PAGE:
The ‘Women in Tech’ Narrative needs more nuance

Photo by ThisisEngineering RAEng on Unsplash

I have hesitated to write about this for years. Mostly because the people who push the agenda of attracting more women into tech and STEM mean well. This issue is also extremely personal for me as I was explicitly told by an authority figure as a young adult that I could not study engineering because I am a woman. You can hear me tell that story here. Because it is so close to my heart, I reflect often as to whether I am bitter about the initiatives because they weren’t around when I needed them. And surely, there is some of that trauma mixed into the feelings I have about the topic. Nevertheless, here are 5 reasons why the “Women in Tech” narrative needs more nuance.

  1. Most jobs in tech are not technical

There is another post on LinkedIn. It is a man trying to show allyship by encouraging women to apply to the technical jobs he has posted. He really does want to have more women in these roles, he just can’t find them. Seems that all the qualified ones are taken. The simplistic conclusion is reached, “We need more women in tech.” And yes, we do. But there are other reasons the women who are in tech are not applying for these jobs.

I have worked with ERP systems for 14 years and I almost always have to laugh when I read job ads for ERP related roles. Senior ERP project manager roles looking for people with degrees in computer science. Or they want a leader of the entire program to be an expert in one particular module of one particular type of ERP. This is perhaps the very reason these programs fail at such a high rate.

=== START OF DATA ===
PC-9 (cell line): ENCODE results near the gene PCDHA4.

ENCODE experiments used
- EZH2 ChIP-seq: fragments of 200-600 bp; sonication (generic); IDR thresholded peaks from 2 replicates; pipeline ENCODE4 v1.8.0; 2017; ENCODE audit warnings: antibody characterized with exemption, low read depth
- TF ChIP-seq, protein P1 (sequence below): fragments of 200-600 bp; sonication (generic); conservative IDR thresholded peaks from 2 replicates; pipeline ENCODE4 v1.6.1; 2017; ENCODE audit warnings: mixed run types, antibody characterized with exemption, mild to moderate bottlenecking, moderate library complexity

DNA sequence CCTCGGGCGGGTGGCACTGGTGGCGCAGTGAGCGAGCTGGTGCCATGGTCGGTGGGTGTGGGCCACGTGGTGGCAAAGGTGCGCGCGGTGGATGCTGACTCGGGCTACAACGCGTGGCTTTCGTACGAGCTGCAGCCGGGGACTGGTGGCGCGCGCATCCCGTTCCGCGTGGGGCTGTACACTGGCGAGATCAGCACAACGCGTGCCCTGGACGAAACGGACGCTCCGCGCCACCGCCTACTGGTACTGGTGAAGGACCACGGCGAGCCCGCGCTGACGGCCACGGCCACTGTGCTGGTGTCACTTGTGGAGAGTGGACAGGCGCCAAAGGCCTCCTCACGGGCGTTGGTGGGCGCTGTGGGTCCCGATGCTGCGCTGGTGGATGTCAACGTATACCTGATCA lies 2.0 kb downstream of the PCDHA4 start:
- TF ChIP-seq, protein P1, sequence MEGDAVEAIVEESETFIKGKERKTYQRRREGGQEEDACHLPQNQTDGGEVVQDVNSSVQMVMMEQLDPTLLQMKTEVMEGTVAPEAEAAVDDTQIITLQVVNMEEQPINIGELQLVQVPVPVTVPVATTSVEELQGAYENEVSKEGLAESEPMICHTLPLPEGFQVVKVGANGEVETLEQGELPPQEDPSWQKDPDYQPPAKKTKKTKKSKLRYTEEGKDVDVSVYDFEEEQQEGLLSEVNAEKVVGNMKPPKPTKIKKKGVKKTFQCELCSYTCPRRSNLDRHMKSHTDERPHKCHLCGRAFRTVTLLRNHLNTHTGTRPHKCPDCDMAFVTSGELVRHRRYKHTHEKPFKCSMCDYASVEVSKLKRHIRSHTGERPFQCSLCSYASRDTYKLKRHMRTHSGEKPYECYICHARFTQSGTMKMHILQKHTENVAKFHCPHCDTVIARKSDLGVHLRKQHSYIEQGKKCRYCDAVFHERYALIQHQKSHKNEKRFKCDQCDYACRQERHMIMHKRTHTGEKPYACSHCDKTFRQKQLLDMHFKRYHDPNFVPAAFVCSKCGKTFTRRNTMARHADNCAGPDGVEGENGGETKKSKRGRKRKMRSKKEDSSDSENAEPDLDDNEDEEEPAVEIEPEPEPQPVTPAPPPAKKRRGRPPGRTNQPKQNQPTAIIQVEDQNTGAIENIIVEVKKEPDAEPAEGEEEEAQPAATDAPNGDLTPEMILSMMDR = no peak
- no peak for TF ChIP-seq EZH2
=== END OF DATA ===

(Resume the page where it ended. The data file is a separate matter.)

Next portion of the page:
To lead an ERP project, you need to understand causal relationships. Sure, we need technical experts who can code in certain languages and can configure what is needed. But we do not need technical experts running the projects. Instead, we need people who understand complex networks and understand enough about the technology to ask the right questions. This obsession with specialization is causing our technology projects to be driven by people who do not understand how things are connected.

2. We seem to be more willing to understand this for men than women

I spent many years trying to climb the IT ladder. I had my sights on CIO. But every time I would get close to a higher leadership position, I would eventually be reminded that I do not have a technical background. And this is not untrue. I do have 15 years of exposure to every part of how various industries run global operations and improve themselves via technology; but no, I did not spend a few years in the late 90s learning how to code. What I find the most shocking though, is how many male CIOs I know who do not have a technical background either. It seems that it is easier to give the benefit of the doubt to a male who has learned by doing, than a female.

3. Technology is not an end, it is a means

There is something intrinsically flawed in the idea that we need to push people to study technology when our world needs people who understand the nuance that studying the humanities provides more than ever. As Christian Madsbjerg writes in Sensemaking: What makes human intelligence essential in the Age of the Algorithm:

When we focus solely on hard data, we errode our sensitivy to all the forms of knowledge that are not reductionist. We lose touch with the books, music, art and culture that allow us to experience ourselves in a complex social context.